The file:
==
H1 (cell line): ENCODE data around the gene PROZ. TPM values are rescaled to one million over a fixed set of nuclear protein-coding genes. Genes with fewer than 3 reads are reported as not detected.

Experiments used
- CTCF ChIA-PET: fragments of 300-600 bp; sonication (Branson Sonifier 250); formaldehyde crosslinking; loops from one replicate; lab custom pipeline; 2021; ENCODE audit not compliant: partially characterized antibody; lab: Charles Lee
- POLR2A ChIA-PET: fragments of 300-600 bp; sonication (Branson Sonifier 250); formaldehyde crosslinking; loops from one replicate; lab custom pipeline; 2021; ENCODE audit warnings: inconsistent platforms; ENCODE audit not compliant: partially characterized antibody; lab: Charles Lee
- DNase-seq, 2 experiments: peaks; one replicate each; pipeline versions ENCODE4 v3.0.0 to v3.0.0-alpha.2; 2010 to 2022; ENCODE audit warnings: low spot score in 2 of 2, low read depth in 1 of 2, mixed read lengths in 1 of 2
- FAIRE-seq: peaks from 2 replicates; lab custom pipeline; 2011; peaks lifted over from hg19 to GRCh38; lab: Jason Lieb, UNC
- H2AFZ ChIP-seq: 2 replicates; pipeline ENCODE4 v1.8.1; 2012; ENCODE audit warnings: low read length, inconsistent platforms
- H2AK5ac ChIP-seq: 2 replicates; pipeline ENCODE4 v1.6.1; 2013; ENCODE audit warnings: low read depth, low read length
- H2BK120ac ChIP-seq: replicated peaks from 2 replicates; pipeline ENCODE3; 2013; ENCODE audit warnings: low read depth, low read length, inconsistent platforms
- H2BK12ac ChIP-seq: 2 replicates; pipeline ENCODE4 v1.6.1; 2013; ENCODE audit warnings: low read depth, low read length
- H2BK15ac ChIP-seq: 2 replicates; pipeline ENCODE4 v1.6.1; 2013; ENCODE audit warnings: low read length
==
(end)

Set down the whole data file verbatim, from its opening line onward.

H1 (cell line): ENCODE data around the gene PROZ. TPM values are rescaled to one million over a fixed set of nuclear protein-coding genes. Genes with fewer than 3 reads are reported as not detected.

Experiments used
- CTCF ChIA-PET: fragments of 300-600 bp; sonication (Branson Sonifier 250); formaldehyde crosslinking; loops from one replicate; lab custom pipeline; 2021; ENCODE audit not compliant: partially characterized antibody; lab: Charles Lee
- POLR2A ChIA-PET: fragments of 300-600 bp; sonication (Branson Sonifier 250); formaldehyde crosslinking; loops from one replicate; lab custom pipeline; 2021; ENCODE audit warnings: inconsistent platforms; ENCODE audit not compliant: partially characterized antibody; lab: Charles Lee
- DNase-seq, 2 experiments: peaks; one replicate each; pipeline versions ENCODE4 v3.0.0 to v3.0.0-alpha.2; 2010 to 2022; ENCODE audit warnings: low spot score in 2 of 2, low read depth in 1 of 2, mixed read lengths in 1 of 2
- FAIRE-seq: peaks from 2 replicates; lab custom pipeline; 2011; peaks lifted over from hg19 to GRCh38; lab: Jason Lieb, UNC
- H2AFZ ChIP-seq: 2 replicates; pipeline ENCODE4 v1.8.1; 2012; ENCODE audit warnings: low read length, inconsistent platforms
- H2AK5ac ChIP-seq: 2 replicates; pipeline ENCODE4 v1.6.1; 2013; ENCODE audit warnings: low read depth, low read length
- H2BK120ac ChIP-seq: replicated peaks from 2 replicates; pipeline ENCODE3; 2013; ENCODE audit warnings: low read depth, low read length, inconsistent platforms
- H2BK12ac ChIP-seq: 2 replicates; pipeline ENCODE4 v1.6.1; 2013; ENCODE audit warnings: low read depth, low read length
- H2BK15ac ChIP-seq: 2 replicates; pipeline ENCODE4 v1.6.1; 2013; ENCODE audit warnings: low read length